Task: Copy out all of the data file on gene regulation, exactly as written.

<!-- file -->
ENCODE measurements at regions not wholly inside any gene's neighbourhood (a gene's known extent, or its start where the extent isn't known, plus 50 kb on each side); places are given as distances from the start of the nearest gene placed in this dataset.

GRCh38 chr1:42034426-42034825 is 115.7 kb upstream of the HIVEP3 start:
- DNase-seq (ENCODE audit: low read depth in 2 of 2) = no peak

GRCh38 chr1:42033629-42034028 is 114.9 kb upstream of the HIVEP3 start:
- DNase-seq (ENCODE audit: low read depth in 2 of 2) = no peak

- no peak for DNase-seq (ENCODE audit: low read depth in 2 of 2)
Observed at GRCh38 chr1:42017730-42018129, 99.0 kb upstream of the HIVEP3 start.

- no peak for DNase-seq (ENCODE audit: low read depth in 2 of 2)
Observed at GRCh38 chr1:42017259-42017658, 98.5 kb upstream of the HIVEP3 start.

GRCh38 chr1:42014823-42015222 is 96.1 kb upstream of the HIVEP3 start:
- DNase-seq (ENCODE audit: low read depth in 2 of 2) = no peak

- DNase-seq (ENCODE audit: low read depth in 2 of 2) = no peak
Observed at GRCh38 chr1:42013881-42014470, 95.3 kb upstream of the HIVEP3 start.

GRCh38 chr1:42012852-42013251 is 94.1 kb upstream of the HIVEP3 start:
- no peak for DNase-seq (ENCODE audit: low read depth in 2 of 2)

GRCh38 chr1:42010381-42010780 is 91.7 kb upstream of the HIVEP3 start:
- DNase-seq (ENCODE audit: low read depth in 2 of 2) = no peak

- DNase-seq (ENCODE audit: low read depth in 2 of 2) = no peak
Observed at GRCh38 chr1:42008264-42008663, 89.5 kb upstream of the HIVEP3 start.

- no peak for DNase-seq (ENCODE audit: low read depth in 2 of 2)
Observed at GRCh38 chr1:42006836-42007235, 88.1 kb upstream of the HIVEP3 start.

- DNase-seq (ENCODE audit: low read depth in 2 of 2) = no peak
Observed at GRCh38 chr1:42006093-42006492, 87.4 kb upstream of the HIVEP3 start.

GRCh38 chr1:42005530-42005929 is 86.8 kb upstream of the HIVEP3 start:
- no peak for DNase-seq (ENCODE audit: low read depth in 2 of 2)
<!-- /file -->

ENCODE measurements at regions not wholly inside any gene's neighbourhood (a gene's known extent, or its start where the extent isn't known, plus 50 kb on each side); places are given as distances from the start of the nearest gene placed in this dataset.

GRCh38 chr1:42034426-42034825 is 115.7 kb upstream of the HIVEP3 start:
- DNase-seq (ENCODE audit: low read depth in 2 of 2) = no peak

GRCh38 chr1:42033629-42034028 is 114.9 kb upstream of the HIVEP3 start:
- DNase-seq (ENCODE audit: low read depth in 2 of 2) = no peak

- no peak for DNase-seq (ENCODE audit: low read depth in 2 of 2)
Observed at GRCh38 chr1:42017730-42018129, 99.0 kb upstream of the HIVEP3 start.

- no peak for DNase-seq (ENCODE audit: low read depth in 2 of 2)
Observed at GRCh38 chr1:42017259-42017658, 98.5 kb upstream of the HIVEP3 start.

GRCh38 chr1:42014823-42015222 is 96.1 kb upstream of the HIVEP3 start:
- DNase-seq (ENCODE audit: low read depth in 2 of 2) = no peak

- DNase-seq (ENCODE audit: low read depth in 2 of 2) = no peak
Observed at GRCh38 chr1:42013881-42014470, 95.3 kb upstream of the HIVEP3 start.

GRCh38 chr1:42012852-42013251 is 94.1 kb upstream of the HIVEP3 start:
- no peak for DNase-seq (ENCODE audit: low read depth in 2 of 2)

GRCh38 chr1:42010381-42010780 is 91.7 kb upstream of the HIVEP3 start:
- DNase-seq (ENCODE audit: low read depth in 2 of 2) = no peak

- DNase-seq (ENCODE audit: low read depth in 2 of 2) = no peak
Observed at GRCh38 chr1:42008264-42008663, 89.5 kb upstream of the HIVEP3 start.

- no peak for DNase-seq (ENCODE audit: low read depth in 2 of 2)
Observed at GRCh38 chr1:42006836-42007235, 88.1 kb upstream of the HIVEP3 start.

- DNase-seq (ENCODE audit: low read depth in 2 of 2) = no peak
Observed at GRCh38 chr1:42006093-42006492, 87.4 kb upstream of the HIVEP3 start.

GRCh38 chr1:42005530-42005929 is 86.8 kb upstream of the HIVEP3 start:
- no peak for DNase-seq (ENCODE audit: low read depth in 2 of 2)